Marathoner Louis Tewanima and the Continuity of Hopi Running, 1908-1912

Matthew Sakiestewa Gilbert

Research output: Contribution to journalArticlepeer-review


In January 1907, Louis Tewanima, from the Hopi Reservation in northeastern Arizona, enrolled at the Carlisle Indian Industrial School in Pennsylvania. While at Carlisle, Tewanima joined the school's cross-country team. He won numerous races and earned the opportunity to compete in the 1908 and 1912 Summer Olympic Games. Tewanima's story represents his ability to redefine Hopi running in the twentieth century and shows how he maneuvered within American and European perceptions of Natives and sports. His participation in running events recalls a time when white Americans situated indigenous people on the fringes of U.S. society but embraced them when they brought honors to the country by representing the nation in athletic competitions at home and abroad. Furthermore, Tewanima's involvement in marathons and Olympic races demonstrates the ways Americans used his success to advance the ideals of U.S. nationalism, as he simultaneously continued the long tradition of running among his people.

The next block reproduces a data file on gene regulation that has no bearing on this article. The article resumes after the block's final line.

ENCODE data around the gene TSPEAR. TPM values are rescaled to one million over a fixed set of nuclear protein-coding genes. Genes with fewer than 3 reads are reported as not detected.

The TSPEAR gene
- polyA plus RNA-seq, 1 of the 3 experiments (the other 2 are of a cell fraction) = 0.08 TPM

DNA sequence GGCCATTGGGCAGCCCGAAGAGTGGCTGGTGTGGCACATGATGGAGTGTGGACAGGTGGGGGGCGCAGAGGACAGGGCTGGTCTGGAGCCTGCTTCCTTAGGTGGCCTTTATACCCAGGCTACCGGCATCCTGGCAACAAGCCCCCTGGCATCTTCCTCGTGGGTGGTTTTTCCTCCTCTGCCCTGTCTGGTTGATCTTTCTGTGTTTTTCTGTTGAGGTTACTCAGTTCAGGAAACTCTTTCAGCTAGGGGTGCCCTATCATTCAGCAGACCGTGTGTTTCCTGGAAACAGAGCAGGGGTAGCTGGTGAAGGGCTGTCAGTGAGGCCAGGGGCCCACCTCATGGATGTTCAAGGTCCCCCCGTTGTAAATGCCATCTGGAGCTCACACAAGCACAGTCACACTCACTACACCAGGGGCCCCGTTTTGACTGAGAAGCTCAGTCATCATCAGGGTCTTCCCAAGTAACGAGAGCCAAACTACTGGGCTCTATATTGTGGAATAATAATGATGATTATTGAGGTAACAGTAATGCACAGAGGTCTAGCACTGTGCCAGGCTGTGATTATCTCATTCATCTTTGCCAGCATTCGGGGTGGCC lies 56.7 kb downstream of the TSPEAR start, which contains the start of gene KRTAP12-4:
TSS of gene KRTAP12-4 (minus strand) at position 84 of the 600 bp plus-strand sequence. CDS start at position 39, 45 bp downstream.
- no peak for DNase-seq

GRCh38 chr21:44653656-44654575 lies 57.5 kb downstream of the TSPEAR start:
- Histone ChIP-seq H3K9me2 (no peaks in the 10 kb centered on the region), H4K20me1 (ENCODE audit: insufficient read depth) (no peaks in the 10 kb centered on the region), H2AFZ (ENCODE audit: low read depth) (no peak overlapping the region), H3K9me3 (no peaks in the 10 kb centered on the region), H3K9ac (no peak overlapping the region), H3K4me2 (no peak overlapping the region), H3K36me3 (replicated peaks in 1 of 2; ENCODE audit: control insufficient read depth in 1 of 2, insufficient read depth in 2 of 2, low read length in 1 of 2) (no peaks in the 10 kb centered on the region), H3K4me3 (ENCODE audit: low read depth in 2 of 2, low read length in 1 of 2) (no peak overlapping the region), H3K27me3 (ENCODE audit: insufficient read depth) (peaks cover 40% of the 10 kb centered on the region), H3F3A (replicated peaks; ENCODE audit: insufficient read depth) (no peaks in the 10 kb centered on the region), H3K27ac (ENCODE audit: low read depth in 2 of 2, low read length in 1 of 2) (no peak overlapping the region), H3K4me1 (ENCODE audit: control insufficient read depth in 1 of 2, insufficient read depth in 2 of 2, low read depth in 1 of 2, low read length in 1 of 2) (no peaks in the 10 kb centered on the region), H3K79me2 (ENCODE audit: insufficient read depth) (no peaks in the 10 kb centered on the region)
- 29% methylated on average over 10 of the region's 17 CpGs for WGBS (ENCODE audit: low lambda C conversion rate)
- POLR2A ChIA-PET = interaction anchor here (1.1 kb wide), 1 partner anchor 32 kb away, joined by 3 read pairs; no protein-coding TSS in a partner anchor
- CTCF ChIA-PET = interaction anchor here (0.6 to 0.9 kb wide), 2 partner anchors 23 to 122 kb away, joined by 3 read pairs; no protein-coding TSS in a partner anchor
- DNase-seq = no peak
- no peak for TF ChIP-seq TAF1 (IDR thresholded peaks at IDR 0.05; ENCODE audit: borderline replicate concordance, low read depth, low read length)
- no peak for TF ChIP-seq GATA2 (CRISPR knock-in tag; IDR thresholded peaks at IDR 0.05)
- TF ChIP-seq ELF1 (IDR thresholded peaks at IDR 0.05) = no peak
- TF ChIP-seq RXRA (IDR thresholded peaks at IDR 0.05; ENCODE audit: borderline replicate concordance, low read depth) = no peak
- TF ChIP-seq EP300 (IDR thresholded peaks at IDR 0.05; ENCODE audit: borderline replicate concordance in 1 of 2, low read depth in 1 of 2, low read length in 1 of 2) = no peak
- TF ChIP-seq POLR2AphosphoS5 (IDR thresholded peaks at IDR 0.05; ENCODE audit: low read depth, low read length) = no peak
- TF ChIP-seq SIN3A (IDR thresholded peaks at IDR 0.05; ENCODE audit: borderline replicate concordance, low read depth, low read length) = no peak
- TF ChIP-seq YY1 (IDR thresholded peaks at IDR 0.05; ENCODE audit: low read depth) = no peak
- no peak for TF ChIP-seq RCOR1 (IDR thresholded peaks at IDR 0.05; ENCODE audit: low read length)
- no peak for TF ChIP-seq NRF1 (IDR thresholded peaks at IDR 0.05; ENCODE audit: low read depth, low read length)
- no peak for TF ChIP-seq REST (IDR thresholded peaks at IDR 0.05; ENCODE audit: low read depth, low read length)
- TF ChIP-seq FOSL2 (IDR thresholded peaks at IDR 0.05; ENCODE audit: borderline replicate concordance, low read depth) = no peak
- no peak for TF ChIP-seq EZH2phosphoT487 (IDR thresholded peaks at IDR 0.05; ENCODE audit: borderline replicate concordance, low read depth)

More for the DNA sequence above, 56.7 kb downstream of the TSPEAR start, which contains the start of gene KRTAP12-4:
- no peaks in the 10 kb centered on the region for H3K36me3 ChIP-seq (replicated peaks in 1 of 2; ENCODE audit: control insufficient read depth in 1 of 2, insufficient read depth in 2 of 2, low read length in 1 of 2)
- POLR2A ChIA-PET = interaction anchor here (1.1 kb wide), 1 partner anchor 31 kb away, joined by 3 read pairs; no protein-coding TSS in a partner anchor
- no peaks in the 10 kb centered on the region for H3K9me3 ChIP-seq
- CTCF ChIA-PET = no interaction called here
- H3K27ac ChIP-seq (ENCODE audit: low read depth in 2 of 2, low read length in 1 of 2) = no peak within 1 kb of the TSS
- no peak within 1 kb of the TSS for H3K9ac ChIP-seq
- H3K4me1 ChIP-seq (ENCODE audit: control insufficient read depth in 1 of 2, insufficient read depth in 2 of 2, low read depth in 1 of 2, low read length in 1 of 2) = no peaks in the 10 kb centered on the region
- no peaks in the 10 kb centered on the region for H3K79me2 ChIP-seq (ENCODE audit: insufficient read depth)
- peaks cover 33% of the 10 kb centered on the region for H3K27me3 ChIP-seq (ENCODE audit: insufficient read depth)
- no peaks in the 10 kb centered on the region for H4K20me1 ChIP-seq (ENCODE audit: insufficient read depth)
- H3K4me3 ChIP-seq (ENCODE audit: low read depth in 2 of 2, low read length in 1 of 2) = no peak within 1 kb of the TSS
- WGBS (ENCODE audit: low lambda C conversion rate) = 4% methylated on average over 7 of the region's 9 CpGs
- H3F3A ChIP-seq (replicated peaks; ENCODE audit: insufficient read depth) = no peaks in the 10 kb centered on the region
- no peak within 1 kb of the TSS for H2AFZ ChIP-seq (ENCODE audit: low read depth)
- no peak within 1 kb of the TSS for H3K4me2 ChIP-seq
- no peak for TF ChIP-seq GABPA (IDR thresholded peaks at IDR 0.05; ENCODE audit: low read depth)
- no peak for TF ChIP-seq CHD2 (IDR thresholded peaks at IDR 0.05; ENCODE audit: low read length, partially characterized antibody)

Original languageEnglish (US)
Pages (from-to)325-346
JournalWestern Historical Quarterly
Issue number3
StatePublished - Sep 1 2012


  • HOPI (North American people) -- History
  • NATIONALISM -- United States
  • OLYMPIC athletes
  • MARATHON running -- History
  • MARATHONS (Sports)
  • NATIVE Americans
  • UNITED States -- Social conditions -- 1865-1918
  • CARLISLE (Pa.)
  • UNITED States
  • UNITED States Indian School (Carlisle, Pa.)
  • TEWANIMA, Louis, 1888-1969


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